In 1946 the State of Oregon purchased Captain Elfving's company and assigned the operation to the State Highway Department (today's ODOT). This ferry service allowed people to travel along with their vehicles from Oregon to Washington. In good weather, a one way trip took about one half hour.

The opening of the Astoria to Megler Bridge in 1966 was the end of the Astoria to Washington State ferries. The last ferry run was the "M.R. Chessman" on July 28, 1966.

Astoria Ferry Landing ...

Image, 2011, 14th Street Pilot Station, click to enlarge
Click image to enlarge
14th Street Pilot Station and the old ferry landing, Astoria, Oregon. View from moving car. Image taken October 25, 2011.

Astoria to Megler Bridge ...
The Astoria-Megler Bridge stretches 4.1 miles (21,474 feet) from Astoria, Oregon, across the mouth of the Columbia River, to Point Ellice, Washington, at Columbia River Mile (RM) 14. The bridge replaced previous ferry lines running from Washington to Oregon.

Image, 2004, Astoria-Megler Bridge, from Astoria, Oregon, click to enlarge
Click image to enlarge
Astoria-Megler Bridge, from Astoria, Oregon. Image taken June 16, 2004.

"The Golden Age of Postcards" ...

The early 1900s was the "Golden Age of Postcards", with the "Penny Postcard" being a popular way to send greetings to family and friends. Today the Penny Postcards have become a snapshot of history.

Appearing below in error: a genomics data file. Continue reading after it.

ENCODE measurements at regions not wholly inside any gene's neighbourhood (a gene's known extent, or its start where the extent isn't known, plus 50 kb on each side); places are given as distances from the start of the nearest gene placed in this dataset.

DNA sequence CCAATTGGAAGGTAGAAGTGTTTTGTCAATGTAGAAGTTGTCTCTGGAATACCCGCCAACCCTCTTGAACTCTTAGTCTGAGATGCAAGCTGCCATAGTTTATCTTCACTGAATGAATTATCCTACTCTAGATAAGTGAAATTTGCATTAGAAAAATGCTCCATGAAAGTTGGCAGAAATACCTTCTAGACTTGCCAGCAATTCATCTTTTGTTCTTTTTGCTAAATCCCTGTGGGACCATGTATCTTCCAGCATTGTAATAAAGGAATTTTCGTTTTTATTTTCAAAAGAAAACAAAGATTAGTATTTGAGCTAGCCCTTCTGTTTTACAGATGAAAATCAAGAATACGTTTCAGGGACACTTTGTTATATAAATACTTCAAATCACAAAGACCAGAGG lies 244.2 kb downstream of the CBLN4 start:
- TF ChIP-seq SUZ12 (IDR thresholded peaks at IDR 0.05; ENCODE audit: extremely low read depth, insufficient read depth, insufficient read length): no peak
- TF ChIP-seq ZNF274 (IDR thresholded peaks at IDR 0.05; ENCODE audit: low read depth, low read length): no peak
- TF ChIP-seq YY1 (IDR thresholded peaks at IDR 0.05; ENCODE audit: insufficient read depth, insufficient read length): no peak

Penny Postcard, Astoria-Megler Ferry, Tourist No.2
Click image to enlarge
Penny Postcard: Astoria-Megler Ferry, Tourist No.2.
Penny Postcard, "Astoria-Megler Ferry". Caption on back reads: "Tourist No.2, Astoria, Oregon-Megler, Washington Ferry. This ferry connects Pacific Coast Highway 101 across the mouth of the Columbia River. The 10 mile trip takes approximately 30 minutes." Published by Anderson Sundry Co., Portland, Oregon. Color by Mel Anderson. In the private collection of Lyn Topinka.

The "Tourist No.2" Ferry was one of the ferries used on the Astoria-Megler route. The ferry was a wooden-hulled vessel, 110-feet long and 36-feet wide which began service in 1924. The diesel-powered ferry could carry 20 cars and 155 people. She belonged to Captain Elfving's company until the attack on Pearl Harbor in 1941, when the Army commandeered the ferry for laying mines in the lower Columbia River. Later the Army used the Tourist No.2 as a ferry running between Fort Canby and Fort Stevens. At the end of WWII the Army sold the ferry back to Elfving who operated it until the state of Oregon purchased the company in 1946. In 1966 the Tourist No.2 was sent to Alaska and used as a floating cannery.

From the Journals of Lewis and Clark ...

Clark, November 15, 1805 ...